The Shelter and Mental Health Learning Event in May 2021, Doing More and Doing Better, explored the connections between living conditions, Shelter and Settlements activities and mental health to better understand how the humanitarian Shelter and Settlements sector can contribute to the mental health and psychosocial well-being of people during and after humanitarian crises. The event was a follow-up to the first Shelter and Health Learning Day in May 2020, which was reported in Towards Healthier Homes in Humanitarian Settings. Participants at the 2020 event expressed a collective lack of confidence in being able to articulate the intersections between their shelter activities and the mental health and well-being of the people they aim to serve. The report recommended that shelter practitioners develop a deeper understanding of the terminology of mental health and how mental health relates to shelter.
The 2021 online event was instigated and hosted by the Centre for Development and Emergency Practice (CENDEP), Oxford Brookes University and CARE International UK, both partners in the Self-recovery from Humanitarian Crisis research team. It was attended by over 80 Shelter, Health, WaSH, Protection and Mental Health and Psychosocial Support (MHPSS) practitioners and researchers. The event was responding to a need to uncover and better articulate the impacts of existing Shelter and Settlements best practice on mental health and well-being and to plot a path towards more deliberate and documented beneficial impacts.
Experts in MHPSS in emergencies joined the meeting to explain the spectrum of mental health and associated terminology and the fact that MHPSS is a cross-cutting issue, relevant to all sectors of humanitarian support.
They stressed that, while humanitarian crises and associated displacement and loss of home can be traumatic and cause or exacerbate mental distress, most people have the capability to recover. A person’s mental health and psychosocial well-being is affected as much – or even more – by their living conditions as it is by their experiences of crisis and disaster. Shelter is a determinant of mental health and well-being in all emergencies; inadequate shelter and poor access to water and sanitation facilities are among the ‘daily stressors’ that contribute to mental distress for individuals and communities and are detrimental to early recovery and eventual development.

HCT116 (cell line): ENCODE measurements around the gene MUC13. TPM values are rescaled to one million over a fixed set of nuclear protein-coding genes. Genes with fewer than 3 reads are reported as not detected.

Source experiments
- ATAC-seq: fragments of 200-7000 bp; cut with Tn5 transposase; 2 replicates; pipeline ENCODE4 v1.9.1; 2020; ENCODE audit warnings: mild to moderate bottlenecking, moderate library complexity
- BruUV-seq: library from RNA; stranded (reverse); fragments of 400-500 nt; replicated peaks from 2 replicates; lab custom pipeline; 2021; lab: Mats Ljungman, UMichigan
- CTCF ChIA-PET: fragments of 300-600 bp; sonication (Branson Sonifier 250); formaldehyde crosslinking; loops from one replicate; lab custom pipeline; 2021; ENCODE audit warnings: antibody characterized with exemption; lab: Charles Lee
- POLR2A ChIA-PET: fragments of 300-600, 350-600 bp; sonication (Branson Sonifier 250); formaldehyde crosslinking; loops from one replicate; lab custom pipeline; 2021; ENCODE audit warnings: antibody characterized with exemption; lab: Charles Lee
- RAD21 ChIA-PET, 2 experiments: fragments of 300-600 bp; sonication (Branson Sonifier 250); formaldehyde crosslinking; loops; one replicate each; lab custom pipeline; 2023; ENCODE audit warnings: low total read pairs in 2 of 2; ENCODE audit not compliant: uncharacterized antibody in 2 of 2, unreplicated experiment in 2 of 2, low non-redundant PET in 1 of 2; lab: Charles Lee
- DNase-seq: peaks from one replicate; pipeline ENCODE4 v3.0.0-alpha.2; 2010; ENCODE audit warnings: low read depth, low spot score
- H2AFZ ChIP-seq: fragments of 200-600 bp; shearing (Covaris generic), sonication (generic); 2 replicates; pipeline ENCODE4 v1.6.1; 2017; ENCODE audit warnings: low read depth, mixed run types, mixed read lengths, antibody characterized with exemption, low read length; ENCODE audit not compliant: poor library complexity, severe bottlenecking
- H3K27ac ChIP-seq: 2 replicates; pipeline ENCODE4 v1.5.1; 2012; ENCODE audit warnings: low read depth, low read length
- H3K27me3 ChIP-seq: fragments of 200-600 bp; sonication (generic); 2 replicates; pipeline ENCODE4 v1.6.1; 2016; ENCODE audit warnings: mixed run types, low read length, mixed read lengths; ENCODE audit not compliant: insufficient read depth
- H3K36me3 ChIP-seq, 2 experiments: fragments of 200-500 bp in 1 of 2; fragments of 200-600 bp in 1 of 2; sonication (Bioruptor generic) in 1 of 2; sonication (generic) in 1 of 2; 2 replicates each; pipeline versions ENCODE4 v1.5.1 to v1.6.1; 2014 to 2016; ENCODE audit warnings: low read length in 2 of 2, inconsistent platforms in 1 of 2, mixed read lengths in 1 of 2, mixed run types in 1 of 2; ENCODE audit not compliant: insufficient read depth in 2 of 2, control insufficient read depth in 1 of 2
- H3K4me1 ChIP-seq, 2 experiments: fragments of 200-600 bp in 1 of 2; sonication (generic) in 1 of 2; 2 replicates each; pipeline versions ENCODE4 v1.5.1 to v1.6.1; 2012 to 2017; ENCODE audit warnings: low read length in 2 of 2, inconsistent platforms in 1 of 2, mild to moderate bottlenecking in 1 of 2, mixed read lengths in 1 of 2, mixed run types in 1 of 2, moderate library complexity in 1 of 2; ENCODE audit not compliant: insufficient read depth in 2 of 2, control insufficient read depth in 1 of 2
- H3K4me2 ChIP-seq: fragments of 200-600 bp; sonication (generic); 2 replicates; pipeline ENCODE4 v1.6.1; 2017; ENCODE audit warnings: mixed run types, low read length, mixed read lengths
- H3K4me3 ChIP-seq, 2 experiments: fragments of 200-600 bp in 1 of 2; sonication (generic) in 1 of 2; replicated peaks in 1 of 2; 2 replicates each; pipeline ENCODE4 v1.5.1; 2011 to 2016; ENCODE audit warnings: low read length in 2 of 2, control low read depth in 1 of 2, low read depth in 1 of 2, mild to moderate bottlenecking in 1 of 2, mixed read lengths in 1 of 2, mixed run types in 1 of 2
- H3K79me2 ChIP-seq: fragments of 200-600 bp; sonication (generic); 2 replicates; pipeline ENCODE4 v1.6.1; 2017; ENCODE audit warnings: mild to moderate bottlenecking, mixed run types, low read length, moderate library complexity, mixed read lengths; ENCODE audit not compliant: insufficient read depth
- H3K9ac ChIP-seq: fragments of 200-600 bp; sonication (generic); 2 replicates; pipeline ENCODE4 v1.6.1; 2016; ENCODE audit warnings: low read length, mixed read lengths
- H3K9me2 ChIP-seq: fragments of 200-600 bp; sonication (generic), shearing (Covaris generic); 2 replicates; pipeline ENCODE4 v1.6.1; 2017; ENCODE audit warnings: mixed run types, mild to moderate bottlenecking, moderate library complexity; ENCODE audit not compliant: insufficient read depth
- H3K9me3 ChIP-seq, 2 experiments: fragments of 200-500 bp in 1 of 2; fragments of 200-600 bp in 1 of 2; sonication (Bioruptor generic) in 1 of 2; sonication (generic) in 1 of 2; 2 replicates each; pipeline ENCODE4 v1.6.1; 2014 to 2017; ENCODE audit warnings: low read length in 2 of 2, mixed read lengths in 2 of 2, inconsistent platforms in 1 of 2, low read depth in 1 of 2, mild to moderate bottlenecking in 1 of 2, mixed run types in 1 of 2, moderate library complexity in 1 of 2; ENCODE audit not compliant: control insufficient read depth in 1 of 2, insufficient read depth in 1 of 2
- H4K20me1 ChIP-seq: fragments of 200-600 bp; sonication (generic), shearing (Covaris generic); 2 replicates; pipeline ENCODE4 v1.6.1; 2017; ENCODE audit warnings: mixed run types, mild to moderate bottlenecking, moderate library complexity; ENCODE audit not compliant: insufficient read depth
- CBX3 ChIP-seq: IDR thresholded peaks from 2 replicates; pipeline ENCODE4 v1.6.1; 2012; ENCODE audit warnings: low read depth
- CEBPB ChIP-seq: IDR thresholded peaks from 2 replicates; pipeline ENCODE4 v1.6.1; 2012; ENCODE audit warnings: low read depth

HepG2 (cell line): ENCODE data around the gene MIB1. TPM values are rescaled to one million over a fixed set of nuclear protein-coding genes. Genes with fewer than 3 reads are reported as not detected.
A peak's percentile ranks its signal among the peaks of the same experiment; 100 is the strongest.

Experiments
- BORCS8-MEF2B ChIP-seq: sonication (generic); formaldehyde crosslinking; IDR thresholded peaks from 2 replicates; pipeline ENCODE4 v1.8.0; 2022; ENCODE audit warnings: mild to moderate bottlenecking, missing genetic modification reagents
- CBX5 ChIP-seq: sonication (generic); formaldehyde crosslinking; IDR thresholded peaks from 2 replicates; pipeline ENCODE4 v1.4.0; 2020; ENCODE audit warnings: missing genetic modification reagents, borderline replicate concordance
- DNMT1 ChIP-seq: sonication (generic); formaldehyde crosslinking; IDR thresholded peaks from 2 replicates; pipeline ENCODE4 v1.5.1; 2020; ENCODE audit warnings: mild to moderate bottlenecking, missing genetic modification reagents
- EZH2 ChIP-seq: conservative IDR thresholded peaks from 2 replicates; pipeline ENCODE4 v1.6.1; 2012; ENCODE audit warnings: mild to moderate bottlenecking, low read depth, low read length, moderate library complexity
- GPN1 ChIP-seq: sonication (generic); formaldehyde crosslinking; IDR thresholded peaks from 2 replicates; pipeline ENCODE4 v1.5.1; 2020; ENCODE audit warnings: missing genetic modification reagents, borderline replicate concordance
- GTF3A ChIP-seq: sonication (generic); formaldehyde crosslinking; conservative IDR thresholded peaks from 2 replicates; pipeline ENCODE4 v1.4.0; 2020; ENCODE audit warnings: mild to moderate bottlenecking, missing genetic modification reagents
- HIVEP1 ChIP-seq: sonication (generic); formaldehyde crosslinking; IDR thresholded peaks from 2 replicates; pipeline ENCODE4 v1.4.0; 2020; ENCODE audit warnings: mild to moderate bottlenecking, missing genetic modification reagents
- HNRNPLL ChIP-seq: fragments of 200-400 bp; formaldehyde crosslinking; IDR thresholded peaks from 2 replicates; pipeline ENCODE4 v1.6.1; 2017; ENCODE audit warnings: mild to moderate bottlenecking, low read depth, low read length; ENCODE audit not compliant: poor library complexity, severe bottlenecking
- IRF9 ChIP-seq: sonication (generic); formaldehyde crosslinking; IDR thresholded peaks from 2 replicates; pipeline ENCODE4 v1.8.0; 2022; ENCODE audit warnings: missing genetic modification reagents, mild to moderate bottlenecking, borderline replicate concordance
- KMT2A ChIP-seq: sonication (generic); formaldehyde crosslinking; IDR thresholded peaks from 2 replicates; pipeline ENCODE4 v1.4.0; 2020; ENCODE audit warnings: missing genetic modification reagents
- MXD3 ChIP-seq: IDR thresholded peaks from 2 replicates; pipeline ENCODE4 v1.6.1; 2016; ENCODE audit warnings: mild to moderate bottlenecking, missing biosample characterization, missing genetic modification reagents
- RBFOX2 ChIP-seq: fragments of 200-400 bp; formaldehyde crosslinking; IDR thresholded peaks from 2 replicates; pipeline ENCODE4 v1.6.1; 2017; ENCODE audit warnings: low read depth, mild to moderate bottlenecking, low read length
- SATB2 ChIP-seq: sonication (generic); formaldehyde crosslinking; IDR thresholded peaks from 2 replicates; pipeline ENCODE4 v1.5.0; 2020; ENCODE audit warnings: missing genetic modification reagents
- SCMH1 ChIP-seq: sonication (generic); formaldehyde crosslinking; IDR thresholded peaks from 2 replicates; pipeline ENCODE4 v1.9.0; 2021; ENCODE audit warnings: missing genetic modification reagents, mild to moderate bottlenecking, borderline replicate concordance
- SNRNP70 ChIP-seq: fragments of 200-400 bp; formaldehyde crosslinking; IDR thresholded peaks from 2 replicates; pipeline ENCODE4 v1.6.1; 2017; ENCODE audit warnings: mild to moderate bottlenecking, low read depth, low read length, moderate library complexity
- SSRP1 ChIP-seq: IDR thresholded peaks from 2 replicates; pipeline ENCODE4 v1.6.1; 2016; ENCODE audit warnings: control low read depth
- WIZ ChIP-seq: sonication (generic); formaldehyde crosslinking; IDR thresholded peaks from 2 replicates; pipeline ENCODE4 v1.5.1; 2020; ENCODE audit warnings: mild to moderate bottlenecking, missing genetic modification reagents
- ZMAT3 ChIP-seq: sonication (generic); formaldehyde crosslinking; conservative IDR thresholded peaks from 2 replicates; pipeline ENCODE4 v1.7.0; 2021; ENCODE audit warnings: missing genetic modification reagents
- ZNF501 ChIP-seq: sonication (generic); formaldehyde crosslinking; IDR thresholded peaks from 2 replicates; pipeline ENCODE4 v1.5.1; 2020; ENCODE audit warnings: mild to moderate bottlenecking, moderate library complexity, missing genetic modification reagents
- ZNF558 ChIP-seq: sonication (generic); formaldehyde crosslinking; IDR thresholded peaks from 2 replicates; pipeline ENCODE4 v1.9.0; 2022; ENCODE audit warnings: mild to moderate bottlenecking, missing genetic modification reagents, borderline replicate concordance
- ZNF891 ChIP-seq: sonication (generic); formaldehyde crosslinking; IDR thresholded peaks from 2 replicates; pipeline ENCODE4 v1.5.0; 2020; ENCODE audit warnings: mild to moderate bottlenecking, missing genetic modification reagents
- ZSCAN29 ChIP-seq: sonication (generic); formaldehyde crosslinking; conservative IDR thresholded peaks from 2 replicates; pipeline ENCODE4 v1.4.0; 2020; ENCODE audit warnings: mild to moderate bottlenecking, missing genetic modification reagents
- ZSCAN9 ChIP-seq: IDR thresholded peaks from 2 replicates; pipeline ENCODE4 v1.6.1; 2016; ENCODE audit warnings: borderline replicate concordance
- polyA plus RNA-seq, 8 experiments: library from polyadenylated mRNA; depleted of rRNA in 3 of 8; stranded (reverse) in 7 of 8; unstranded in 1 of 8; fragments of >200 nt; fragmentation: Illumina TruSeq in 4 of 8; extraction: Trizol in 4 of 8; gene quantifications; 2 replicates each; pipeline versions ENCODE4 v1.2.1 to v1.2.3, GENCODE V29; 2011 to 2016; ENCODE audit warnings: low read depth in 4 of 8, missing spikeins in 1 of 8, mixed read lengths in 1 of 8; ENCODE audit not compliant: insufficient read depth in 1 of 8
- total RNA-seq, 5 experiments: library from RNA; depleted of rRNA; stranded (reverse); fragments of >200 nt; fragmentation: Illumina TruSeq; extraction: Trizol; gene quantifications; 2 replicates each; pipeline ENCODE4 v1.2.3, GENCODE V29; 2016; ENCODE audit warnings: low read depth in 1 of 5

The Shelter and Settlements sector can therefore promote good mental health and psychosocial well-being not only through the services it provides, but how it provides those services. The Learning Event helped participants to reflect on the aspects of ‘good shelter programming’ that already contribute to mental health, such as routine inclusion of people with disabilities, including psychosocial disabilities, in programming. Shelter activities that aim to mitigate gender-based violence also protect and promote mental health, as do programmes that go beyond paying lip service to being participatory in design and implementation. Examples of such activities were shared by shelter practitioners who joined the meeting to present and discuss case studies from Nigeria, the Philippines and elsewhere.
Upgrades to people’s living conditions in post-disaster, conflict and protracted displacement settings can do much to promote both physical and mental health. For example, improvements to flooring, ventilation or insulation from heat and cold can reduce physical ill health and also mental distress. Presenters shared case studies from Bangladesh and North-West Syria to illustrate these links, some of which demonstrated unexpected benefits on the well-being of women as a result of housing upgrades designed to improve the physical health of children. Aesthetic improvements to housing, and the opportunity and resources to choose them, were also widely recognised to contribute to recovery from crisis.